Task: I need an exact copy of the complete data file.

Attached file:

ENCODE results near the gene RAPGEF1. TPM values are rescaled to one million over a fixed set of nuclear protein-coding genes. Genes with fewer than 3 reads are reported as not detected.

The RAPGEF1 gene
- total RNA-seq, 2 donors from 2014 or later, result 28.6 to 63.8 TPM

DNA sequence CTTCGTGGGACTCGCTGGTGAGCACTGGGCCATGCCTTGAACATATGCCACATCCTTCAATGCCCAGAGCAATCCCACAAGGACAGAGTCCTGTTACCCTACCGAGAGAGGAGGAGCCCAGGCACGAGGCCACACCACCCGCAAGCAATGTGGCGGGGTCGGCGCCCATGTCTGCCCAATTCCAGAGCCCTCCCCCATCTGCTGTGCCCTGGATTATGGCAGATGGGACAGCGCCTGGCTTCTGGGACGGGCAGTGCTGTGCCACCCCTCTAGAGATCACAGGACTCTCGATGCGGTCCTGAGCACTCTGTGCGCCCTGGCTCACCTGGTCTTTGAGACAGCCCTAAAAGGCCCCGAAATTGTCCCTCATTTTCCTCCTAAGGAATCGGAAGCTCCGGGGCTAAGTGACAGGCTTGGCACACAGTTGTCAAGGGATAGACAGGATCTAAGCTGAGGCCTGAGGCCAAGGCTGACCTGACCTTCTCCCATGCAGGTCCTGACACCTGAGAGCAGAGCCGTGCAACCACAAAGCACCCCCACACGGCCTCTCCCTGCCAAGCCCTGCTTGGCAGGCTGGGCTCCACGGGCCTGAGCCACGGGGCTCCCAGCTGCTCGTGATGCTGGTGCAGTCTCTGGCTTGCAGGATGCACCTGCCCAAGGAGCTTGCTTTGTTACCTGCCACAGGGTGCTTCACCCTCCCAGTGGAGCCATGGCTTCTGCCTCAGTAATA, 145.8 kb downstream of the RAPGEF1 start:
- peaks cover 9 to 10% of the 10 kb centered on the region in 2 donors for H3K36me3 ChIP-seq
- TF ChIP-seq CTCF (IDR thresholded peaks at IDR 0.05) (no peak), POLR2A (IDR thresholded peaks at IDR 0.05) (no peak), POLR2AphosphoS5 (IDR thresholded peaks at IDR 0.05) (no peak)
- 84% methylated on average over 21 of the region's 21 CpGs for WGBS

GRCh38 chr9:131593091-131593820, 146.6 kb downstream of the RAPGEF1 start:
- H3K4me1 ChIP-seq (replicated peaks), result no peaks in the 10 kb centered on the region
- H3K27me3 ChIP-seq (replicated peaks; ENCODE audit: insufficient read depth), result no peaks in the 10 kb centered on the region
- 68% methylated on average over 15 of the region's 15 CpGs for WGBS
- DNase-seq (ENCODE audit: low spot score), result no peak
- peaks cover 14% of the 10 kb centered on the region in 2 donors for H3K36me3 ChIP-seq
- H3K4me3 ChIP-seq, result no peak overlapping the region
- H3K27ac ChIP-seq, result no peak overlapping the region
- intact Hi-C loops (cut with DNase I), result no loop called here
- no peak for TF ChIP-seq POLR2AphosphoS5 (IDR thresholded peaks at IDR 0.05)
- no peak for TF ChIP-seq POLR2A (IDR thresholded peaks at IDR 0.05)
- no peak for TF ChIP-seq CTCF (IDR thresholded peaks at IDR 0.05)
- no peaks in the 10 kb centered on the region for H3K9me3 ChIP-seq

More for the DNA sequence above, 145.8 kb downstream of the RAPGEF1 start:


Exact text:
ENCODE results near the gene RAPGEF1. TPM values are rescaled to one million over a fixed set of nuclear protein-coding genes. Genes with fewer than 3 reads are reported as not detected.

The RAPGEF1 gene
- total RNA-seq, 2 donors from 2014 or later, result 28.6 to 63.8 TPM

DNA sequence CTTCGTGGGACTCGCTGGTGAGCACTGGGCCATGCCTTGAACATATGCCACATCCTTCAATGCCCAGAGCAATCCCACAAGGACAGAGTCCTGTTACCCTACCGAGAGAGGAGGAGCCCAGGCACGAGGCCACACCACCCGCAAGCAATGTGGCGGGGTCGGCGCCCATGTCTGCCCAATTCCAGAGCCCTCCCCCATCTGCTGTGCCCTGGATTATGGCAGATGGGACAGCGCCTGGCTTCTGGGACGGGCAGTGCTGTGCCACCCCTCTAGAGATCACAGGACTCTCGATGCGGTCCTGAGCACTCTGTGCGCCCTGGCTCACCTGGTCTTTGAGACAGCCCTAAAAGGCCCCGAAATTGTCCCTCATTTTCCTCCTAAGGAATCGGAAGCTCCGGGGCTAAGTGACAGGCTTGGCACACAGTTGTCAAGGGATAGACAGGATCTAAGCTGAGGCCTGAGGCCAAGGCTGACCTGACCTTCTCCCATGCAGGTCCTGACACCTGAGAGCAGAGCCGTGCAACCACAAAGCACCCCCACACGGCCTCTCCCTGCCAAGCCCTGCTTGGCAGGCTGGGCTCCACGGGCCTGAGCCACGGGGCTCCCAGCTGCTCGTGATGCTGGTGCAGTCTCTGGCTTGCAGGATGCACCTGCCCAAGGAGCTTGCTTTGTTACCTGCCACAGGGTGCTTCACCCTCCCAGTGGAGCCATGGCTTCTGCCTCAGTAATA, 145.8 kb downstream of the RAPGEF1 start:
- peaks cover 9 to 10% of the 10 kb centered on the region in 2 donors for H3K36me3 ChIP-seq
- TF ChIP-seq CTCF (IDR thresholded peaks at IDR 0.05) (no peak), POLR2A (IDR thresholded peaks at IDR 0.05) (no peak), POLR2AphosphoS5 (IDR thresholded peaks at IDR 0.05) (no peak)
- 84% methylated on average over 21 of the region's 21 CpGs for WGBS

GRCh38 chr9:131593091-131593820, 146.6 kb downstream of the RAPGEF1 start:
- H3K4me1 ChIP-seq (replicated peaks), result no peaks in the 10 kb centered on the region
- H3K27me3 ChIP-seq (replicated peaks; ENCODE audit: insufficient read depth), result no peaks in the 10 kb centered on the region
- 68% methylated on average over 15 of the region's 15 CpGs for WGBS
- DNase-seq (ENCODE audit: low spot score), result no peak
- peaks cover 14% of the 10 kb centered on the region in 2 donors for H3K36me3 ChIP-seq
- H3K4me3 ChIP-seq, result no peak overlapping the region
- H3K27ac ChIP-seq, result no peak overlapping the region
- intact Hi-C loops (cut with DNase I), result no loop called here
- no peak for TF ChIP-seq POLR2AphosphoS5 (IDR thresholded peaks at IDR 0.05)
- no peak for TF ChIP-seq POLR2A (IDR thresholded peaks at IDR 0.05)
- no peak for TF ChIP-seq CTCF (IDR thresholded peaks at IDR 0.05)
- no peaks in the 10 kb centered on the region for H3K9me3 ChIP-seq

More for the DNA sequence above, 145.8 kb downstream of the RAPGEF1 start: